Delivering on Banking’s Digital Future: Prioritizing Innovation (Part 1)
By embracing a more open mind-set, leveraging a rich set of emerging technologies and collaborating deeply with fintech, banks can increase their competitiveness, reduce operational complexity, and unlock new and more effective ways of engaging and growing a loyal customer base.
In today’s increasingly technologically intensive age, banks must quickly make sense of a rush of new technologies that often originate from outside the sector, either from tech giants (Apple Pay, Google Pay or PayPal) or from a class of focused companies known as fintechs. Those that can’t keep pace risk irrelevance — or worse. This series explores the various facets of innovation in the digital era and looks at how banks can navigate going forward.
Technology-driven disruption is now the rule rather than the exception in banking. What started with the advent of online banking has turned the industry upside down with the rollout of the first smartphone in 2007. The combined forces of social media, mobile, analytics and cloud (SMAC) then paved the way for massive changes in the way consumers interacted with banks, and vice versa — at a time when trust in banks was dwindling following the financial crisis. New, more demanding regulations were taking shape. This meant that banks had to quickly adapt their business, technology and operating models and find innovative ways to attract, delight and retain customer trust, while creating new efficiencies.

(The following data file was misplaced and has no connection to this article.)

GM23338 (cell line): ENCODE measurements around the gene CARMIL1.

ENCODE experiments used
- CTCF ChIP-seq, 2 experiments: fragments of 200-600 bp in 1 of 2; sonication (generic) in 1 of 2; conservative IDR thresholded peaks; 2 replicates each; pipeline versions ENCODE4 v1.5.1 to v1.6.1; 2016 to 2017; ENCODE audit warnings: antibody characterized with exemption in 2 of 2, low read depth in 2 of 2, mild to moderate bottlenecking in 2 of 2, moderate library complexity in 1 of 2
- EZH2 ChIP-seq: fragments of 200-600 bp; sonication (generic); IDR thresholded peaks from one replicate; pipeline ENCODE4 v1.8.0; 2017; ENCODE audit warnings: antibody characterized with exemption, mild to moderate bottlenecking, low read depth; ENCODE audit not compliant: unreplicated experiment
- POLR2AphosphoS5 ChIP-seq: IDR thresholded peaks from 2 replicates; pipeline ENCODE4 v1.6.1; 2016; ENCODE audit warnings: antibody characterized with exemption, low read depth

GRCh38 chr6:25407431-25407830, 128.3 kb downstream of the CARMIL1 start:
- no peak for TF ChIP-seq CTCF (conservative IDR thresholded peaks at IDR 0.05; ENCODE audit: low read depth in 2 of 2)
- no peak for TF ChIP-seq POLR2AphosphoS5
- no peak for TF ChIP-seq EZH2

Today, innovation is on top of banks’ agenda, and it is driven by digitization – which combines omnichannel consistency, big data, analytics, the IoT, robotic process automation and AI to offer deeply personalized services for customers and produce unprecedented changes in the way banking is done. Importantly, the banking sector seems to be moving away from a closed approach to innovation to a more open and collaborative process that aligns customers and employees with emerging technologies developed and road-tested by fintech rivals.
Innovation Through Engagement
Innovation/Idea Labs (Collaboratories)
From ideation to deployment, innovation labs have been used by companies — especially tech companies — successfully to develop solutions for many types of problems. Such labs thrive on a culture of collaboration and consider failure as a stepping stone to innovation. Google’s X, for example, aims to invent and launch what it calls “moonshot” technologies. Google Glass and the Waymo self-driving car are examples of what Google was able to create through X.
Despite their reputation for being rigid in their approach, many banks have taken enthusiastically to this idea. Banks that have tried this approach include Citibank, Deutsche Bank, Barclays Bank, and Japan’s Mizuho Bank, which established the FINOLAB in 2016 for collaborating with fintech companies and was able to improve its user interface (UI) and user experience (UX). Additionally, banks are leveraging firms that specialize in design thinking and customer behavior to understand what drives customer preferences and needs, and then meet them in a highly contextualized fashion.
Executive Engagement and Crowdsourcing